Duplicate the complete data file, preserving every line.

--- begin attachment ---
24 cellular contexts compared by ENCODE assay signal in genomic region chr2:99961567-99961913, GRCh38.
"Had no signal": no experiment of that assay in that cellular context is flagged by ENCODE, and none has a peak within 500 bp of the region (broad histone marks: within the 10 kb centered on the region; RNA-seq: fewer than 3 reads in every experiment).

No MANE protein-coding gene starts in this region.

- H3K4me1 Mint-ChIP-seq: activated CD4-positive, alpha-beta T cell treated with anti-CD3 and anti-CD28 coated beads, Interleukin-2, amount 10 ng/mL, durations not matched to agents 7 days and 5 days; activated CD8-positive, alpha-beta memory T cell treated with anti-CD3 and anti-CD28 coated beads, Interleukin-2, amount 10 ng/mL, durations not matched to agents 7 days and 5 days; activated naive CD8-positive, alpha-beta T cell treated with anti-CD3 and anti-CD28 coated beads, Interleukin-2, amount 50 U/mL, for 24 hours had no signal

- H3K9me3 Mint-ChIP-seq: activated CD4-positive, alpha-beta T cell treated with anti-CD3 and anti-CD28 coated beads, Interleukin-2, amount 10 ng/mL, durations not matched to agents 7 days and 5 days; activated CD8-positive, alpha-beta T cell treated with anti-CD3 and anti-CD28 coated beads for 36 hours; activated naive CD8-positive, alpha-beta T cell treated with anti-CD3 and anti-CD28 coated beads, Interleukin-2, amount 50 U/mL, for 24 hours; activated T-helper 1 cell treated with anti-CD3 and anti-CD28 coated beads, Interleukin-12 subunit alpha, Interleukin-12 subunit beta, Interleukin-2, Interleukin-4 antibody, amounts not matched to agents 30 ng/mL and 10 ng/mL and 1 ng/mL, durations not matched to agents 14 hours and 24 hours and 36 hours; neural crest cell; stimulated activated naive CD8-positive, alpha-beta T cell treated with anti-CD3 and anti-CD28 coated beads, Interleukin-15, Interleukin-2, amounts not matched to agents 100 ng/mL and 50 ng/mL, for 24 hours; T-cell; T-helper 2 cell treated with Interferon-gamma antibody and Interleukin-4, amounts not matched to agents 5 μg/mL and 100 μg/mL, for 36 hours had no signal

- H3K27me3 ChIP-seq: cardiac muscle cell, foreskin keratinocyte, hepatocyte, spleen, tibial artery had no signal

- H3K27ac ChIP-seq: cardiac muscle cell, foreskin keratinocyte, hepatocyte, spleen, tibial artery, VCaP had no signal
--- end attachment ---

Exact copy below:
24 cellular contexts compared by ENCODE assay signal in genomic region chr2:99961567-99961913, GRCh38.
"Had no signal": no experiment of that assay in that cellular context is flagged by ENCODE, and none has a peak within 500 bp of the region (broad histone marks: within the 10 kb centered on the region; RNA-seq: fewer than 3 reads in every experiment).

No MANE protein-coding gene starts in this region.

- H3K4me1 Mint-ChIP-seq: activated CD4-positive, alpha-beta T cell treated with anti-CD3 and anti-CD28 coated beads, Interleukin-2, amount 10 ng/mL, durations not matched to agents 7 days and 5 days; activated CD8-positive, alpha-beta memory T cell treated with anti-CD3 and anti-CD28 coated beads, Interleukin-2, amount 10 ng/mL, durations not matched to agents 7 days and 5 days; activated naive CD8-positive, alpha-beta T cell treated with anti-CD3 and anti-CD28 coated beads, Interleukin-2, amount 50 U/mL, for 24 hours had no signal

- H3K9me3 Mint-ChIP-seq: activated CD4-positive, alpha-beta T cell treated with anti-CD3 and anti-CD28 coated beads, Interleukin-2, amount 10 ng/mL, durations not matched to agents 7 days and 5 days; activated CD8-positive, alpha-beta T cell treated with anti-CD3 and anti-CD28 coated beads for 36 hours; activated naive CD8-positive, alpha-beta T cell treated with anti-CD3 and anti-CD28 coated beads, Interleukin-2, amount 50 U/mL, for 24 hours; activated T-helper 1 cell treated with anti-CD3 and anti-CD28 coated beads, Interleukin-12 subunit alpha, Interleukin-12 subunit beta, Interleukin-2, Interleukin-4 antibody, amounts not matched to agents 30 ng/mL and 10 ng/mL and 1 ng/mL, durations not matched to agents 14 hours and 24 hours and 36 hours; neural crest cell; stimulated activated naive CD8-positive, alpha-beta T cell treated with anti-CD3 and anti-CD28 coated beads, Interleukin-15, Interleukin-2, amounts not matched to agents 100 ng/mL and 50 ng/mL, for 24 hours; T-cell; T-helper 2 cell treated with Interferon-gamma antibody and Interleukin-4, amounts not matched to agents 5 μg/mL and 100 μg/mL, for 36 hours had no signal

- H3K27me3 ChIP-seq: cardiac muscle cell, foreskin keratinocyte, hepatocyte, spleen, tibial artery had no signal

- H3K27ac ChIP-seq: cardiac muscle cell, foreskin keratinocyte, hepatocyte, spleen, tibial artery, VCaP had no signal